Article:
The Kim regime possesses a variety of short-range ballistic missiles (SRBMs) and the U.S. estimates that North Korea deploys over 600 Scud missile variants. Specifically, the isolationist state may currently employ three types of SRBMs: the KN-02, the Hwasong-5Hwasong-6, and Hwasong-7. The KN-02 has a range of up to 120 km and is operational, putting military installations in South Korea at risk. Moreover, the KN-02 is believed to have a payload capacity between 250 and 500 kg. Other SRBMs employed by North Korea are the Hwasong-5 and the Hwasong-6, both of which were developed with Soviet assistance in the 1970s and 80s and are speculated to have been tested and deployed. The Hwasong-5—also known as the Scud-B—has a range of 300 km and the Hwasong-6—also known as the Scud-C—has a range of 500 km. It is believed that Pyongyang sold the Hwasong-6 to Iran, where it is known as the Shehab 2.  The Hwasong-7, or Scud-D, was developed indigenously by North Korea, has a range between 700 and 995 km, and a payload capacity of around 500kg. It can carry chemical or high explosive warheads, possibly even having the capacity to be fitted with miniaturized nuclear warheads.  All three of the Hwasong SRBMs are able to be equipped with high explosive warheads and may be capable of delivering biological, chemical, or nuclear payloads as well. All of the North Korea’s Hwasong SRBMs have the range to strike targets anywhere in South Korea and in small parts of southern Japan.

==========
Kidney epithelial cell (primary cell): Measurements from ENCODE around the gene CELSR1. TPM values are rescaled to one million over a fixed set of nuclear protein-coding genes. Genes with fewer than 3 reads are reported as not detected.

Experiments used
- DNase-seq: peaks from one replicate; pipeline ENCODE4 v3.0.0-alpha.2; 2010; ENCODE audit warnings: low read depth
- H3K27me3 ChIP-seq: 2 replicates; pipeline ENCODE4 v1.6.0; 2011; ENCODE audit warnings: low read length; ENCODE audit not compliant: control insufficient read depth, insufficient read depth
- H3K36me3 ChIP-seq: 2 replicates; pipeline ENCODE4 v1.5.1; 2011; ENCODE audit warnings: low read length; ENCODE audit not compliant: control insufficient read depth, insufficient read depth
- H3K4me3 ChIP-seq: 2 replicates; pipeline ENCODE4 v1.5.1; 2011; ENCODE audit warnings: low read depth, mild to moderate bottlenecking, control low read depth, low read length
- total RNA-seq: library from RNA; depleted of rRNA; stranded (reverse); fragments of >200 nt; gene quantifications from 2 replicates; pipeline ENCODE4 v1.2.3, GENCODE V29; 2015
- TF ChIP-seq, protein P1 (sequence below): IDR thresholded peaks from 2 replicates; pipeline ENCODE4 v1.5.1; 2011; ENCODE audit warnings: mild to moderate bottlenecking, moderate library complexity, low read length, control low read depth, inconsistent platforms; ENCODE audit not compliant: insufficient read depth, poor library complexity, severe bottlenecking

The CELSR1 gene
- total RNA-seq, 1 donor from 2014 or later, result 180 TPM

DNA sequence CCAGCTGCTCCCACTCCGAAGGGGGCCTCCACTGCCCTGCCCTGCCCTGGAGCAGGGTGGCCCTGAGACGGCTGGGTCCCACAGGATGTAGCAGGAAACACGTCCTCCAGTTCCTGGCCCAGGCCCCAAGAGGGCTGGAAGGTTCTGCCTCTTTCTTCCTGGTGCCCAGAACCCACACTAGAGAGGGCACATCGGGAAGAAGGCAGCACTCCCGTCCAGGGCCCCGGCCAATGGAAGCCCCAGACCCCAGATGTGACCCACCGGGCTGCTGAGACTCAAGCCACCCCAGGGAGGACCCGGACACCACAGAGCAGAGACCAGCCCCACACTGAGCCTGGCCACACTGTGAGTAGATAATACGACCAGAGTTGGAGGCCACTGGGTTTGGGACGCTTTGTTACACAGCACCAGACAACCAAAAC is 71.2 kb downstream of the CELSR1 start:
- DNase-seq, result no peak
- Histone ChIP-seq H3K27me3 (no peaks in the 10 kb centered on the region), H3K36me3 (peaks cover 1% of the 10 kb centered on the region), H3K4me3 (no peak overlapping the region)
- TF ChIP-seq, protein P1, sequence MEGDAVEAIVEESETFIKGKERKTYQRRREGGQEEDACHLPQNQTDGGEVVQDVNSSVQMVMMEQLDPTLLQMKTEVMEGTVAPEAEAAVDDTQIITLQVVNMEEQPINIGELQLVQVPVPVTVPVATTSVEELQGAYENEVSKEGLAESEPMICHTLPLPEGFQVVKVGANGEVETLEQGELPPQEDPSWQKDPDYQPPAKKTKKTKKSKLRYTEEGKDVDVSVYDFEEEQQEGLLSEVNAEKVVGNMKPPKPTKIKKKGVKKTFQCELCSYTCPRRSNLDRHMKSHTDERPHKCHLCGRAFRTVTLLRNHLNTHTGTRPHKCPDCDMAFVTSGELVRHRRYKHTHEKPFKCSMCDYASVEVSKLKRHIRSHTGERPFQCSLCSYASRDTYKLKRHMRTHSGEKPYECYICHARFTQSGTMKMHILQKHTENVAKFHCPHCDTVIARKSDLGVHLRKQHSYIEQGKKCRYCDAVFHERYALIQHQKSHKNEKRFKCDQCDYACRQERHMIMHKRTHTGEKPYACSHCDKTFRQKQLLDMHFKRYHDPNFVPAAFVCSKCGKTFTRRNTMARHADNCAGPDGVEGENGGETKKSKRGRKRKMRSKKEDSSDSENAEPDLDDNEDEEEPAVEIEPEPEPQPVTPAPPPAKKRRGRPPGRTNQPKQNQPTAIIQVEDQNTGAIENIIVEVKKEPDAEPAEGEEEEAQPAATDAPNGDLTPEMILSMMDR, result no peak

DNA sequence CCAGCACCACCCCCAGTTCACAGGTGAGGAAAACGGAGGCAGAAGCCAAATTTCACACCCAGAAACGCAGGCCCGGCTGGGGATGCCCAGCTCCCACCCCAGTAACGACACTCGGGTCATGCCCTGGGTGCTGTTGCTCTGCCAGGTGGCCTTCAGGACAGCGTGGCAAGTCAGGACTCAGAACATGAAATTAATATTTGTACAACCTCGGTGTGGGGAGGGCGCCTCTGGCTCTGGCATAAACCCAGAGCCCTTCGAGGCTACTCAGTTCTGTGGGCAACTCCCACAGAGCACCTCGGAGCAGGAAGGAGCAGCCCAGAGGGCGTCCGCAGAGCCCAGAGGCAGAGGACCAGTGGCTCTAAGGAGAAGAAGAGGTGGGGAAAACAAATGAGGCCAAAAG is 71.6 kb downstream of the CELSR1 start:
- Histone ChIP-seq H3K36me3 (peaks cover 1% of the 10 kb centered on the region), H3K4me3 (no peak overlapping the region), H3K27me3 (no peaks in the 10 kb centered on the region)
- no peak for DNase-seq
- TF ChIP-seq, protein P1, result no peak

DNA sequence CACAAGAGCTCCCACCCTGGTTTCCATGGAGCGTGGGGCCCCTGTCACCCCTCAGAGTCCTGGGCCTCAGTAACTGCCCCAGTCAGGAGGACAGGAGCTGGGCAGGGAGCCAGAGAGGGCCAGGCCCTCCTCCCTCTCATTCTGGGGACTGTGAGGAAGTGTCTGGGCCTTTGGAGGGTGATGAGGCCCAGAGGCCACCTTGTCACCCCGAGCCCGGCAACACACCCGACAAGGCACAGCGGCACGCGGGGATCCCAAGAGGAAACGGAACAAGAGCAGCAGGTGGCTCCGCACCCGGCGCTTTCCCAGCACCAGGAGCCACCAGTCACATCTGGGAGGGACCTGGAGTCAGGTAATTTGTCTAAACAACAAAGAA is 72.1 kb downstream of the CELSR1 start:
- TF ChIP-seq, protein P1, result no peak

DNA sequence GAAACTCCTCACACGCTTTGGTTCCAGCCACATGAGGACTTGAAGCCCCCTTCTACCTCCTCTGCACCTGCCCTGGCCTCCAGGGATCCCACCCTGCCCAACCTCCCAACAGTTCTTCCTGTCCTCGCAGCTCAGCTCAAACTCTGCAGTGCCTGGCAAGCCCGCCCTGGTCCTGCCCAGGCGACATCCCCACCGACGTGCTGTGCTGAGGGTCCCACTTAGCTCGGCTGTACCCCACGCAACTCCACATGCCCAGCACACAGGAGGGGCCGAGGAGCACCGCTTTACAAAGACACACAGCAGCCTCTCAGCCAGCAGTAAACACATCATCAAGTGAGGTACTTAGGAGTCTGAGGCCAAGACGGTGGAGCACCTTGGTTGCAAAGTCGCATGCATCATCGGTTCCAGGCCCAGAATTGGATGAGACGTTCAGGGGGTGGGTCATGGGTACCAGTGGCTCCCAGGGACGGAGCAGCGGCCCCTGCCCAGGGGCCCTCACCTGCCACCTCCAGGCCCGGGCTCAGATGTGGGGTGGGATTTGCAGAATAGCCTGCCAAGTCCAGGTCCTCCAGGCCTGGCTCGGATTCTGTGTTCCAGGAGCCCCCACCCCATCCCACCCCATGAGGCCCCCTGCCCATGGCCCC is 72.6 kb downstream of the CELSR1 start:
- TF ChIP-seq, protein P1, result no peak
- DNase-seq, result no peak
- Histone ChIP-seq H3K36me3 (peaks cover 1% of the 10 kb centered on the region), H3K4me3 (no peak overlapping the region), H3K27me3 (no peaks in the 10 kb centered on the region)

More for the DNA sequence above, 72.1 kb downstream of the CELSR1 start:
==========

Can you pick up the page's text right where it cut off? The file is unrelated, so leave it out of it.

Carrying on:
Model Propellant Deployment Range (km) Number of Launchers
Hwasong-5 (Scud-B Variant) Liquid Road-Mobile 300 Fewer than 100
Hwasong-6 (Scud-C Variant) Liquid Road-Mobile 500 Fewer than 100
Hwasong-7 (Scud-D, Scud-ER) Liquid Road-Mobile 700-995 Fewer than 100
KN-02 (Toksa) Solid Road-Mobile 120 Fewer than 100

Medium-Range Ballistic Missiles